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Late this afternoon the House Committee on Oversight and Government Reform released six photographs cited in today's report that show President Bush meeting with jailed uber-lobbyist Jack Abramoff.

The pictures contradict the White House's previous statements that the President met with Abramoff only two times:

While the Committee obtained no evidence that Mr. Abramoff ever personally lobbied the President or that the President personally directed an action in response to a request by Mr. Abramoff, the Committee did receive evidence that Mr. Abramoff met the President and was photographed with him six times. Four of the six photographs occurred at political receptions.


In a statement today, the White House spokesman Tony Fratto responded to the House committee report "There's nothing new of any significance in it. it is warmed-up leftovers. It confirms what has become clear in all of this -- Abramoff was spectacularly unsuccessful in influencing administration policy."

The photos released by the committee actually look like black and white photo copies of the originals. They are very dark and grainy. We have lightened the picture below to make it more discernible. It is, according to the committee, a photo of Mr. Abramoff, Pam Abramoff, President Bush, and First Lady Laura Bush taken at a December 10, 2001, Hanukkah party at the White House.



The rest of the photos are below the fold:

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As we previously reported, Gov. Jim Gibbons (R-NV) has been going through a very messy divorce with the First Lady, Dawn Gibbons.

Two weeks ago, Dawn made not-so-veiled threats to implicate the governor in one or more scandals by opening their divorce proceedings to the public.

But in a joint statement released today from Gov. Gibbons and Dawn Gibbons' attorneys, it seems that the future-former First Lady has had a change of heart:

     JOINT STATEMENT BY COUNSEL
     (Gibbons Matter)


The Governor and The First Lady have entered into an agreement to suspend litigation activities in an attempt to resolve issues regarding the divorce action filed by the Governor. While they are in negotiations, no court documents will be filed.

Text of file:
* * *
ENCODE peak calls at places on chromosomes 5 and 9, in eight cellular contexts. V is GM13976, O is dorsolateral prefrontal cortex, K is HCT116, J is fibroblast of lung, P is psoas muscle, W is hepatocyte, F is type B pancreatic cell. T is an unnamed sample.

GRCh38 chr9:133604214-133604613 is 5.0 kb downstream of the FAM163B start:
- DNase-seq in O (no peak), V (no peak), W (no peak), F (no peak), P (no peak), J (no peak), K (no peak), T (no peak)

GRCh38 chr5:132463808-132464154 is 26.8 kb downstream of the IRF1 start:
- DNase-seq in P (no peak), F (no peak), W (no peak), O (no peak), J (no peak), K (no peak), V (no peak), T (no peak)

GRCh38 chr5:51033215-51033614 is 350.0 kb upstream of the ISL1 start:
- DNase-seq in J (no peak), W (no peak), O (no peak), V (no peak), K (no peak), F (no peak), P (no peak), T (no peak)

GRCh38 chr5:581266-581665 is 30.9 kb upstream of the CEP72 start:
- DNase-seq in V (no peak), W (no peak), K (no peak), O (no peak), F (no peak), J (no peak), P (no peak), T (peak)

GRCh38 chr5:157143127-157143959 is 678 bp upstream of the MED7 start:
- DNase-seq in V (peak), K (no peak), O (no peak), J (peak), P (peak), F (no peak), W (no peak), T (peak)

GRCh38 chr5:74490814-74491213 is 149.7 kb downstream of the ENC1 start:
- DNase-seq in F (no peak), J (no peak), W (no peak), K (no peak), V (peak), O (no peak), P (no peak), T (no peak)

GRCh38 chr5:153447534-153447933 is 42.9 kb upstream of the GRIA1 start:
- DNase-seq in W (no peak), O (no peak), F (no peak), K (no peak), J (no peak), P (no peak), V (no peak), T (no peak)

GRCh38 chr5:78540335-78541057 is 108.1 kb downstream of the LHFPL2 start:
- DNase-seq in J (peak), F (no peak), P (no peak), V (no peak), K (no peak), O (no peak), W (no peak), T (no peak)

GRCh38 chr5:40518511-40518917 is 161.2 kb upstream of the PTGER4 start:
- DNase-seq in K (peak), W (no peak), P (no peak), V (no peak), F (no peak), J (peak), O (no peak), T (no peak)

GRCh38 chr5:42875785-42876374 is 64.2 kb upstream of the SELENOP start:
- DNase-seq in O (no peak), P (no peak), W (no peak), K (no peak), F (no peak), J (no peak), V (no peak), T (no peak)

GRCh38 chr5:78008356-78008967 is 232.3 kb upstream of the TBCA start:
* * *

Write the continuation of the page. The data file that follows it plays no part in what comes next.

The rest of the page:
The First Lady has agreed to move to the guest house on the Mansion grounds and the Governor shall reside in the Mansion.

     The Governor and the First Lady will share the Public Areas of the Mansion for their respective Public Duties with their respective staff coordinating the scheduling with each other.

     The parties have agreed that there will be no further Public comment from either side while the parties attempt to resolve issues related to the divorce action.


     Dated June 9, 2008

     CALVIN R. X. DUNLAP      GARY SILVERMAN

Scott McClellan will go to Capitol Hill to testify next week about his allegation that Vice President Cheney "directed" him to lie about who leaked CIA a operative's identity.

From AP:

McClellan's lawyers said he has accepted House Judiciary Committee Chairman John Conyers' invitation to testify June 20. The attorneys said McClellan will appear and be sworn during the proceedings.

McClellan said he was misled by others, possibly including Cheney, about the role of I. Lewis "Scooter" Libby in the leak and has said publicly that Bush and Cheney "directed me to go out there and exonerate Scooter Libby."

Back when the Jack Abramoff scandal was exploding across Washington in 2005 and 2006, the White House went to great lengths to publicly distance itself from the Republican uberlobbyist -- even though anyone who knew anything about Republican politics knew Abramoff was hard-wired into the very fabric of the modern GOP.

Following Abramoff's guilty plea in January 2006, President Bush said, "I don't know him." A White House spokesperson stated that Abramoff had only attended "a couple of holiday receptions . . . then a few staff-level meetings on top of that." And through a spokesperson, Rove said that he "remembers they had met at a political event in the 1990s. ... Since then, he would describe him as a casual acquaintance." Later, we learned that Rove and Abramoff met on D.C. street corners, Jack in his limo, to avoid detection in White House phone and visitor logs.

But the House Committee on Oversight and Government Reform report issued today detailing the ties between Abramoff and the Bush White House specifically stated that the White House's own investigation into Abramoff's contacts there had been cursory at best.

This evidence suggests that the White House failed to conduct even the most basic internal investigation of the White House relationship with Mr. Abramoff before making public statements characterizing the connection between Mr. Abramoff and the White House.


In reality, the Committee uncovered extensive contacts between Abramoff team and the White House, including access to Rove and direct influence on White House policy, from unseating Department of Interior official Alan Stayman to affecting nominating processes: